It is indeed a fair point to ask questions about the CPF. After all, CPF is “your money”. There have also been questions raised about “trust” in government. Yet, the issue is not just about government, but about trust in yourself, fellow Singaporeans and fundamental values about money.
Everyone starts from nothing and starts accumulating some sort of money. When young, that comes in the form of allowances, subsidy and perhaps, if you’re lucky, a silver spoon. This accumulation of wealth really begins to take shape once one starts entering the workforce, which is where the curve begins to pick up and wealth accumulation is fastest. However, there comes a time when one’s ability does not match that of a hungry young person in the workforce, resulting in a slower wealth accumulation.
“D” Day hits: It’s retirement. Suddenly one’s active source of income disappears as one leaves the workforce. Yet everyone must spend, which is why the curve suddenly goes down. Three cases can result: the case where one leaves a silver spoon behind (the surplus case), one where one comes with nothing and leaves with nothing (in economics: balanced and therefore maximum utility of money), and one where one spends more money than one had! (deficit)
In fact, if the graph is to be believed, it implies that one must save a significant proportion of income pre-retirement as one has to anticipate increasing spending in one’s silver years. The reason: healthcare costs escalate as one gets sicker. However, there are a few problems with the model, even if it gives us plenty of good insight on the matter of managing one’s money.
1. No one knows when you will “retire” and when you will die.
Unfortunately, predictions can only go so far. One may be struck out of the workforce prematurely due to health reasons or a freak accident. The same goes with death: knowing when one goes is a question that just cannot be answered. Trying to predict a “date of death” and maximising one’s money’s worth while still living is plainly as good as saying:
– if you die too early, there exists a coffer of money left for descendants. Hopefully they don’t fight over it.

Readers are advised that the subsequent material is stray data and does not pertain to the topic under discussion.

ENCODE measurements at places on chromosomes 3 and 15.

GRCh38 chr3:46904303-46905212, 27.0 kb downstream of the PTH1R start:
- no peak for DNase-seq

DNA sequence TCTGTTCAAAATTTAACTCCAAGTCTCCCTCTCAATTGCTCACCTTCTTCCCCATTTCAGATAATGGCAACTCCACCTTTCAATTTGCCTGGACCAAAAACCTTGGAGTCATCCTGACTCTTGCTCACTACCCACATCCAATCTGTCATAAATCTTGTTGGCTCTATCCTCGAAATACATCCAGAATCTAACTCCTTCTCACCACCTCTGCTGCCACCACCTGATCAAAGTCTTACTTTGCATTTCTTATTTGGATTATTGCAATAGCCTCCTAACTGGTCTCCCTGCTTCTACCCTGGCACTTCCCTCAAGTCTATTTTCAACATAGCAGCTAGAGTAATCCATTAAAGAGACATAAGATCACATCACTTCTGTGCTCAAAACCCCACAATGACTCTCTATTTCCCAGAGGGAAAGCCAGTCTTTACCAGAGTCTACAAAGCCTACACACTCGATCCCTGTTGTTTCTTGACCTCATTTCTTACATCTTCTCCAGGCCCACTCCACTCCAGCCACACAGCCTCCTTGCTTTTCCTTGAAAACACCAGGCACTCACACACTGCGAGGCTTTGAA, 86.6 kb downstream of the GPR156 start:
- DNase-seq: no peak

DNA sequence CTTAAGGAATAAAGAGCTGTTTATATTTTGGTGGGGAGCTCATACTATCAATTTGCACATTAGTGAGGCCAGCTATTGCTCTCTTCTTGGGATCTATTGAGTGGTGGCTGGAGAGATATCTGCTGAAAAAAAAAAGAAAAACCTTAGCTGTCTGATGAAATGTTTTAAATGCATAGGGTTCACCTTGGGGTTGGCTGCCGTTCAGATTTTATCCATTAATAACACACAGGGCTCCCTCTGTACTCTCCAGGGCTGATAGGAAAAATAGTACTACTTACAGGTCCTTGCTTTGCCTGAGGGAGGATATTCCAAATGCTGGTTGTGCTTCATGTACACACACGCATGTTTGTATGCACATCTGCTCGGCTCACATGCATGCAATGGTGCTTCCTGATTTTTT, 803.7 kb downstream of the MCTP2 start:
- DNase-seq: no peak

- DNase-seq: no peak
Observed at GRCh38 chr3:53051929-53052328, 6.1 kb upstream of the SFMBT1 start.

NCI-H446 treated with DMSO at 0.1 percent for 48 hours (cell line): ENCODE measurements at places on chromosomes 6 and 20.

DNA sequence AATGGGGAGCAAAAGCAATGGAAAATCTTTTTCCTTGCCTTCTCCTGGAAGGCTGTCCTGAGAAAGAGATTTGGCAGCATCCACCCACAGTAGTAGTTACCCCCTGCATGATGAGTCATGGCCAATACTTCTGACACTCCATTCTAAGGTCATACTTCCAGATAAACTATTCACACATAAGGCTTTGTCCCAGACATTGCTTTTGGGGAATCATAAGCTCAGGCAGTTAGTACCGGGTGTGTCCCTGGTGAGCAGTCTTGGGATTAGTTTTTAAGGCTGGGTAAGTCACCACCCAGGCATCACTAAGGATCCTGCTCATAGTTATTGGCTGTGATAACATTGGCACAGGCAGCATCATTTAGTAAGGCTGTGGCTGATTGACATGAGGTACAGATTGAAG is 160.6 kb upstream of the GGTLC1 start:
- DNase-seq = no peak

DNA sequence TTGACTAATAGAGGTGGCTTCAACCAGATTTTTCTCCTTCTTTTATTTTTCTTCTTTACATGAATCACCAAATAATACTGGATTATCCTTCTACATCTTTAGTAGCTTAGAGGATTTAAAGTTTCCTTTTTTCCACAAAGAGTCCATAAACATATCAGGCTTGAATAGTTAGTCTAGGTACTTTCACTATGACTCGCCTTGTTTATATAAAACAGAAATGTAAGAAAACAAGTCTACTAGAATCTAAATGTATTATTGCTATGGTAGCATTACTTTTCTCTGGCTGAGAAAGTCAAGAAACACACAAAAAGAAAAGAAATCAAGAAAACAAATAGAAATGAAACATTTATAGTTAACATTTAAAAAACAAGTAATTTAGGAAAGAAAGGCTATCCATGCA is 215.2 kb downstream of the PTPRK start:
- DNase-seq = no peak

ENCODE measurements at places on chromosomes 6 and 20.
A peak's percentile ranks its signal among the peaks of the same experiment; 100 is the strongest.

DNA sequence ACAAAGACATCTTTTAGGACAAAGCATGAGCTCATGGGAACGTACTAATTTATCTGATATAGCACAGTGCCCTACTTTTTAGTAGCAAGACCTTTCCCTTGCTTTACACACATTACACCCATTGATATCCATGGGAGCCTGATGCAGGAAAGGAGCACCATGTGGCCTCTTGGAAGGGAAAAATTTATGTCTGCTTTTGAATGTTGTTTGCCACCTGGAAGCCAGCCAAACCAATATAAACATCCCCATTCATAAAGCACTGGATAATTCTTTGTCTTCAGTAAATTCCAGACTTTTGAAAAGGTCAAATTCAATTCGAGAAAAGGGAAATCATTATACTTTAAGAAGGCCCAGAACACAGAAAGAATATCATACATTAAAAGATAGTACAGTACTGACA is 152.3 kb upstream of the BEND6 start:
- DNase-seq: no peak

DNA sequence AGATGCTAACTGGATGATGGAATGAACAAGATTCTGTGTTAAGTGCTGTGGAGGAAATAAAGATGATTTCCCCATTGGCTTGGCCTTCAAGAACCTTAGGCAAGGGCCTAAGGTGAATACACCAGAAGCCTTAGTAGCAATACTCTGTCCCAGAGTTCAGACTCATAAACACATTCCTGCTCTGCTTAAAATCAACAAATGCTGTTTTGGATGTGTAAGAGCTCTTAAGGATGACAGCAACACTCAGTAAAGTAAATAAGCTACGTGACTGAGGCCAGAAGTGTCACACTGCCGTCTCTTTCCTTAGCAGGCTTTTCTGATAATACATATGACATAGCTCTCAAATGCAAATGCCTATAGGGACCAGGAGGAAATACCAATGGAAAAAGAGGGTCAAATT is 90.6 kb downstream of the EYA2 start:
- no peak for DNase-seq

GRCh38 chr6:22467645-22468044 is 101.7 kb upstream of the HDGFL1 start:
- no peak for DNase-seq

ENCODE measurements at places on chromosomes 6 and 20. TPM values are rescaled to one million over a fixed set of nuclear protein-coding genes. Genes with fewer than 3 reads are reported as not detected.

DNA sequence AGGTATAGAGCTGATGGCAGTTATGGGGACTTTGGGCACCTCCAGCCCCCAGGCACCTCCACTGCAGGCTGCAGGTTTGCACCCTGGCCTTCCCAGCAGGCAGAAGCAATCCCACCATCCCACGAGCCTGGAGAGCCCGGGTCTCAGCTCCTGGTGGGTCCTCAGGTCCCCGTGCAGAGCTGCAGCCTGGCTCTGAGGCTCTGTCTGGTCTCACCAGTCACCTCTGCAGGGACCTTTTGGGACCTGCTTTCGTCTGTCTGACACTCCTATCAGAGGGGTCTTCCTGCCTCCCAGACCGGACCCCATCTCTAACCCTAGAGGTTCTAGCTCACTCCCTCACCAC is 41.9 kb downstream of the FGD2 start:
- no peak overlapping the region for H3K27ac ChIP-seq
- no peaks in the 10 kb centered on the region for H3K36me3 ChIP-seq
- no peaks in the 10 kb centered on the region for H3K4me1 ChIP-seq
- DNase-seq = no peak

– if you die too late, someone has to somehow bail one out. It could be a relative, friend, the charity or the G.
It does not help either that people live longer. This just means more silver years to cater for. Does that mean delaying retirement? Mathematically, the answer is “yes”.
2. Everyone likes to spend money they see in hand
Why do people want their CPF money returned? Simply because, if it is their money, they should have the right to spend it, or at least control how it should be allocated. Unfortunately the concept of “forced savings” does not resonate with a generation that wants total control of their lives. The tendency to spend cash one sees is quite natural, in fact. If one has lucky friends who bets on the lottery, one hopes for friends to regularly win the lottery for a free treat from a happy friend. The concept of “saving for a rainy day” is debatable, because the “rainy day” is invisible and imperceptible till it actually shows up. Therefore there is an inclination to spend, and often it turns out to be real spending. The solution? Forcibly lock the money up.
3. Some folks cannot earn enough money for their retirement.
This is where the G rightfully has to foot the bill in the form of “welfare”. This group of people can be diverse, ranging from people who could never find a job that was high-paying enough (for e.g. perpetually being an assembly-worker), or losing one’s job and not being able to adapt fast enough due to restructuring. This group also includes the disabled and the disadvantaged. The only way they could theoretically hit the minimum amount of money for their retirement is through artificial handouts. For this group of people, it is more of a question of “give the subsidy now” or “give the handout later”.
If left to individual devices, some will end up going downhill due to ill discipline, with others may struggle simply due to the fast-changing world. Others may live very long and deplete their savings, living on those of their descendants. Yet there will be those, through their individual cunning, make a windfall from a good investment, or that they were rich to start with, and hence never needed to worry about being a pauper. This is a sure-fire recipe for disaster.
This is actually not old news. Already, in February earlier, NTUC has already raised questions about new challenges Singapore would face. With an ageing population and longer-living citizens, it would indeed be prudent to increase CPF employer contribution rates1. If only it were that simple: NTUC also highlighted that this would indeed pressure businesses cost-wise. This runs into other considerations that businesses have to consider: would the cost of local labour go up further?
This might leave a question for the reader: how should one ensuring retirement adequacy for the population? Clearly there needs to be some sort of incentive for people to keep working, therefore the concept of an “employee-employer copayment” for CPF contribution exists to burden the employee less on saving if one works. Yet, some will never be able to save enough, and will fall into a “deficit trap” no matter what they do, while others ride on surpluses.
If only Singapore had some “oil reserve” that it could sell.
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